Hereford & District Working Boys' Home and Certified Industrial School, Hereford
A Home for Working Boys' was established at Hereford in 1874 by a committee of gentleman convened by Arthur G. Levason. The Home's first premises were a small rented house on Commercial Road, Hereford, which was formally opened by the Bishop of Hereford on April 29th, 1874.
Funds were raised to provide permanent premises and a two-acre site was acquired at Bath Street, Hereford. On June 14th, 1876, the foundation stone for the new building was laid by Mrs Atay. The establishment was opened on February 1st, 1877. Nine months later, on November 1st, it was certified to operate as an Industrial School, accommodating up to 50 boys, aged 8 to 13 years at their date of admission.
The initial superintendent and matron in the new building were Mr and Mrs Cuffe but they were replaced in 1878 by Mr and Mrs Keys. The Keys, in turn, were succeeded in December 1880 by Mr Edwin Horth and his wife Elizabeth. The Horths were to remain in charge for the next 36 years.
The industrial training provided mainly consisted of wood chopping, basket making and gardening, with some of the inmates employed as errand and house boys. Tailoring was later added to the list. The boys also helped in the house and laundry work.
The tailoring skill of some of boys was sufficient for them to win medals for their work at the annual "Tailor and Cutter" Exhibition.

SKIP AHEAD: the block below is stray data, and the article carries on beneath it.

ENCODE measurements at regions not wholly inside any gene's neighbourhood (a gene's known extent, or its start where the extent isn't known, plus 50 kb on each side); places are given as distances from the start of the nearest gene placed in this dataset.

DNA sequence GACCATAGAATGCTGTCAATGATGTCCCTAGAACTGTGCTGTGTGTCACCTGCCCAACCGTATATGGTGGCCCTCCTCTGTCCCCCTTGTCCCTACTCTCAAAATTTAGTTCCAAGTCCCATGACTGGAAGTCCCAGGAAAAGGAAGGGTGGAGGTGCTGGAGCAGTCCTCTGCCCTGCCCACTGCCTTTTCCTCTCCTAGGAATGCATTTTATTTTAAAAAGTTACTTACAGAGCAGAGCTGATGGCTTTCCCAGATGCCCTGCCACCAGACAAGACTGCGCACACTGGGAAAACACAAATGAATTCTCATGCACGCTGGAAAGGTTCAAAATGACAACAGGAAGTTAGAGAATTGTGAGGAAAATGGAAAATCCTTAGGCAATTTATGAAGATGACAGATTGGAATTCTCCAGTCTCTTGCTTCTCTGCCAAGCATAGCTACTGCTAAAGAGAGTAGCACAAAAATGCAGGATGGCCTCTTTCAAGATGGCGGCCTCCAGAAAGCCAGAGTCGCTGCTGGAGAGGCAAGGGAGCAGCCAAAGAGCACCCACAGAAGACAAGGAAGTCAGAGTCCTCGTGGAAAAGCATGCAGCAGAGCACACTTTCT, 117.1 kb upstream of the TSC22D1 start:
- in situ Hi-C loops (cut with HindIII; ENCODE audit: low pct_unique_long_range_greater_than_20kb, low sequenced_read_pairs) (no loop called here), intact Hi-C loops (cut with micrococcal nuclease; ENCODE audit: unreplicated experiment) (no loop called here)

On 8th August, 1886, the foundation stone for a new wing was laid by Mrs Arthur G. Levason. It provided a new school room, workshops and an infirmary. Ten years later, as a result of a £1,000 gift by Mrs Meadows of Aylestone Hill, the Meadows Memorial Hall was added to the premises. Following these and other additions, the School's accommodation increased to 125 places.
In 1896, the numbers of boys allocated to the various industrial training tasks was: basket-making, 25; shoemaking, 8; tailoring, 12; gardening, 14; wood-chopping, 14. About a dozen boys were employed in the washhouse and laundry, and half that number in the house. Boys went out to shops and as servants to gentlemen's houses in the city. A brass and reed had now been started. A drill-sergeant came once a week and took the boys for physical drill. There are two small play-yards with a covered playroom for wet weather. The boys played cricket and football on the common and went for walks about once a week. During the winter months, there were weekly entertainments, either magic lantern shows or concerts. The school had a plunge bath (15 ft. by 14 ft.) which was about to be extended. The boys also made use nearby swimming baths and swam in the Wye in summer.
Singing was a popular activity at the School and a number of the boys became members of the choir at the town's St Peter's Church.
After the Horths retired in 1916, their son, Frederick J Horth, took over as superintendent.
The School closed in May 1933. The building was subsequently adopted as offices for the Herefordshire County Council offices, then was later occupied by Hereford College of Arts. in 2019, the site was ubdergoing a major redevelopment.
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- Herefordshire Archives and Record Centre, Fir Tree Lane, Hereford HR2 6LA. Has a folder of correspondence and papers relating to the School (1933-1935).
- Higginbotham, Peter Children's Homes: A History of Institutional Care for Britain s Young (2017, Pen & Sword)
- Mahood, Linda Policing Gender, Class and Family: Britain, 1850-1940 (1995, Univeristy of Alberta Press)
- Prahms, Wendy Newcastle Ragged and Industrial School (2006, The History Press)
- None noted at present.
Except where indicated, this page () © Peter Higginbotham. Contents may not be reproduced without permission.